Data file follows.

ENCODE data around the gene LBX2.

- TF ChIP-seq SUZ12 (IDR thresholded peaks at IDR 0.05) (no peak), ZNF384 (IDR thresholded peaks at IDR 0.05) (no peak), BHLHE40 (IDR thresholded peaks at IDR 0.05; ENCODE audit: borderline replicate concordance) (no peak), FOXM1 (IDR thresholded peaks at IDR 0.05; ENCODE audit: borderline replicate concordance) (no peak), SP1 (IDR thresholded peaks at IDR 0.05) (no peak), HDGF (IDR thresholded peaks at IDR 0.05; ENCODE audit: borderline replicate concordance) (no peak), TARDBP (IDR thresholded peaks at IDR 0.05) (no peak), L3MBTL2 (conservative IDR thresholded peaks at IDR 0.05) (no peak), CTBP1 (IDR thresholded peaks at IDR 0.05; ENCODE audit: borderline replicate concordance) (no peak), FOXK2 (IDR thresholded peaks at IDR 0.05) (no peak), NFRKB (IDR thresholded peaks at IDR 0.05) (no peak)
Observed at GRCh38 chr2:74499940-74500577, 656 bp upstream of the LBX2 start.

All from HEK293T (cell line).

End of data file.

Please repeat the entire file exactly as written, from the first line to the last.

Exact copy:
ENCODE data around the gene LBX2.

- TF ChIP-seq SUZ12 (IDR thresholded peaks at IDR 0.05) (no peak), ZNF384 (IDR thresholded peaks at IDR 0.05) (no peak), BHLHE40 (IDR thresholded peaks at IDR 0.05; ENCODE audit: borderline replicate concordance) (no peak), FOXM1 (IDR thresholded peaks at IDR 0.05; ENCODE audit: borderline replicate concordance) (no peak), SP1 (IDR thresholded peaks at IDR 0.05) (no peak), HDGF (IDR thresholded peaks at IDR 0.05; ENCODE audit: borderline replicate concordance) (no peak), TARDBP (IDR thresholded peaks at IDR 0.05) (no peak), L3MBTL2 (conservative IDR thresholded peaks at IDR 0.05) (no peak), CTBP1 (IDR thresholded peaks at IDR 0.05; ENCODE audit: borderline replicate concordance) (no peak), FOXK2 (IDR thresholded peaks at IDR 0.05) (no peak), NFRKB (IDR thresholded peaks at IDR 0.05) (no peak)
Observed at GRCh38 chr2:74499940-74500577, 656 bp upstream of the LBX2 start.

All from HEK293T (cell line).